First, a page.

This tart was a bit experimental but everyone loved it, including me – which doesn’t always happen by the way. Sometimes others like the food I make (or they say they do anyway) but I’m just not that impressed. This really blew me away though, and I’m already considering how I could make it into a gluten-free cake. For now, let’s stick to the basic tart.
“Sensory food is what we take in with our senses and our mind—everything we see, smell, touch, taste, and hear.
External noise falls into this category, such as conversations, entertainment, and music.
What we read and the information we absorb is also sensory food.
Perhaps even more than edible food, the sensory food we consume affects how we feel.”
– Thich Nhat Hanh
from Silence: The Power of Quiet in a World Full of Noise
Nature is wonderful sensory food
– we need to spend more time in it.
This recipe came about because I had some pawpaw in my fridge that was perfectly ripe and needed to be used up. Plus it was a really hot day, I felt like a light lunch and this just popped into my head. It would also work well as a starter for a bigger meal though. It’s really refreshing!
This recipe was born from one for pumpkin cheesecake given to me a while ago. I’d been wanting to try it for ages and decided that dessert for a Sunday lunch with friends and family was the perfect opportunity.
Last year I posted a recipe for preparing olives in brine – and I must say they came out well! This is another method of curing olives and the end result is totally different, although also delicious.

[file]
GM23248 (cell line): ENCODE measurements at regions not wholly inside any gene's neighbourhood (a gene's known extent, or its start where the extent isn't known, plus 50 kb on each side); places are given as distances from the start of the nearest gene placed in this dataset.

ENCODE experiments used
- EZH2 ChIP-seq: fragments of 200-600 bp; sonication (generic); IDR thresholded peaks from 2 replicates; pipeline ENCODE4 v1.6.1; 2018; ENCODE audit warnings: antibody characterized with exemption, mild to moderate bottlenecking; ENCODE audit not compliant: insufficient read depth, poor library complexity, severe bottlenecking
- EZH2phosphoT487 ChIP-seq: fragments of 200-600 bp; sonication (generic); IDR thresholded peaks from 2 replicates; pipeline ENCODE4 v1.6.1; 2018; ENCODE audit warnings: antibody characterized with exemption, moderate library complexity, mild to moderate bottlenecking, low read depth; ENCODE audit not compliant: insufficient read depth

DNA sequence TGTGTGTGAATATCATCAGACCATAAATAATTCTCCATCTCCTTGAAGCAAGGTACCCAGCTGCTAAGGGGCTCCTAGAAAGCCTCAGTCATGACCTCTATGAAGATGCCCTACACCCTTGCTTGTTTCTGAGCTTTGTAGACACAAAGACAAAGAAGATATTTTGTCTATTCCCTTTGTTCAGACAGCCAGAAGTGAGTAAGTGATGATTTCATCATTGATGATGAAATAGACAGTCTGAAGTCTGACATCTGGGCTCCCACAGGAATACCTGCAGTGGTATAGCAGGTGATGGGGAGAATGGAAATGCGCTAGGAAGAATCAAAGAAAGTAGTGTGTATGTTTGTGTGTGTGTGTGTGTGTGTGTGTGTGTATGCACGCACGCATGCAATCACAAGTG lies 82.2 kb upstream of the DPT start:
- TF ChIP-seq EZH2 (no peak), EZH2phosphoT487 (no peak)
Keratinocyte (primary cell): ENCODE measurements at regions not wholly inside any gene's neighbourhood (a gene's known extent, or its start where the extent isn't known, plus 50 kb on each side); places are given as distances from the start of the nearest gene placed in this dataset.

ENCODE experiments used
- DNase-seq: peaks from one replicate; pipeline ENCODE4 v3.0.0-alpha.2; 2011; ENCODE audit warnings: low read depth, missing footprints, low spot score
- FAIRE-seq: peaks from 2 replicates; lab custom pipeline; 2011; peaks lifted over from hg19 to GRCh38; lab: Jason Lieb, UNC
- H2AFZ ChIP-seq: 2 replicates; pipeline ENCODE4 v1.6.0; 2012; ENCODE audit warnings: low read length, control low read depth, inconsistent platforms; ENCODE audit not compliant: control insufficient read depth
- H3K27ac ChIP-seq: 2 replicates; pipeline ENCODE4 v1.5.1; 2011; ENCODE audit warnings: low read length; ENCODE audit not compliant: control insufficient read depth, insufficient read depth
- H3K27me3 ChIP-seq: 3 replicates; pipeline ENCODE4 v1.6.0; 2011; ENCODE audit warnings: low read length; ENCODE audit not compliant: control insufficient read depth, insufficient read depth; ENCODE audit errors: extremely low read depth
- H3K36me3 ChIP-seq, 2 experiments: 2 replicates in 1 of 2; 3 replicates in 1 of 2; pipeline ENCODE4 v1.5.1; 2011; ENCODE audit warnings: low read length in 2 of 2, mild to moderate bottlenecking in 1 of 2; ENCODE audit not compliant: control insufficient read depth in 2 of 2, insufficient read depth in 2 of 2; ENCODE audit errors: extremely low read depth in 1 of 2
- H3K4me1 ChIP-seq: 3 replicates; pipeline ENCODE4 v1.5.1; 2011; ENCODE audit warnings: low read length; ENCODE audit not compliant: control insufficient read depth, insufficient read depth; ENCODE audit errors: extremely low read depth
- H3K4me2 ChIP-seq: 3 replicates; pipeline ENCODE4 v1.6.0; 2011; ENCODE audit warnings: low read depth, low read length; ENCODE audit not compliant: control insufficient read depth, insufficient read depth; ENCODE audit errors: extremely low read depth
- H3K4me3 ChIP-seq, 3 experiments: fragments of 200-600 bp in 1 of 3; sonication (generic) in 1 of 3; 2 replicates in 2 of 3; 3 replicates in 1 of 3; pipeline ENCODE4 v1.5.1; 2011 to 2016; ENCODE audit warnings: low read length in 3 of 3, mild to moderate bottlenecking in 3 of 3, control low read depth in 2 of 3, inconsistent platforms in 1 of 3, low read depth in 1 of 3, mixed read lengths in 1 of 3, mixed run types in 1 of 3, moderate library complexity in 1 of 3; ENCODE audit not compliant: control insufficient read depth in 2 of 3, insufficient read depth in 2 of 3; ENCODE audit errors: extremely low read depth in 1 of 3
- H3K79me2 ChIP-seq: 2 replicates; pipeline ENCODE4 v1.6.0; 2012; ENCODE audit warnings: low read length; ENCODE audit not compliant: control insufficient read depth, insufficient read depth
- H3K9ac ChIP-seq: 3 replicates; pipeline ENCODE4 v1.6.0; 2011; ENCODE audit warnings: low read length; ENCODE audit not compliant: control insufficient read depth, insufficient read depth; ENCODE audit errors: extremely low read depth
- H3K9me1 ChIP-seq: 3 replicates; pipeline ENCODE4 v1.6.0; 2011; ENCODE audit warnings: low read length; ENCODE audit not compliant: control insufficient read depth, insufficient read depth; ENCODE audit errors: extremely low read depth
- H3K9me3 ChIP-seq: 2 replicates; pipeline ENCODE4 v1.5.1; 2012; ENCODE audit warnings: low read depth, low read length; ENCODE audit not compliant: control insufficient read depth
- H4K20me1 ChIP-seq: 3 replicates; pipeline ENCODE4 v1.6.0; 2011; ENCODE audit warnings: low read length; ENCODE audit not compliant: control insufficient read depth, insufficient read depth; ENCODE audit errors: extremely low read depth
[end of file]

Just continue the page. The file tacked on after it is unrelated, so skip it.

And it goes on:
Salt-cured olives come out with a very intense, salty and actually slightly sweet flavour, and are great to add punch to dishes, especially Mediterranean-style recipes. You can also eat them straight up – I can personally only manage 2 or 3 at a time though as they’re so salty and intense (as opposed to, say, 10 or 20 at a time of brined olives).
This nice autumny salad is a bit of a variation on the traditional Waldorf salad and it somehow suits this time of the year perfectly. It’s packed full of stuff that’s good for you – kale, apples and celery, with a dash of extra flavour in the form of salpico, nuts and raisins.
You can’t really go wrong with any green, leafy veg but kale is a kind of superfood in its own class. It’s full of anti-oxidants, vitamins, minerals and fibre, and it even contains some protein and healthy fats. It helps to lower cholesterol, reduces the risk of cancer and supports the body’s detox processes. All that in a delicious salad, and if you can get your hands on organic kale, even better! And yes, you can cook it but it’s used raw here.
I love sunflower seeds! They’re totally delicious and go well with so many things, both sweet and savoury. You can eat them raw or slightly toasted, which really brings out their nutty flavour.
Sunflower seeds come from sunflowers (no surprise there), and are naturally encased in a gray or black shell, which sometimes has stripes. If you want to grow sunflowers or sunflower shoots (which by the way are also delicious and nutritious), you will need them in their shells.
I buy them raw, shelled and by the kilogram from my local nut and seed supplier, Yellow Submarine, which is a lot cheaper than buying a small packet from a supermarket. You can also buy them ready-roasted at some retailers if you can’t be bothered to toast your own.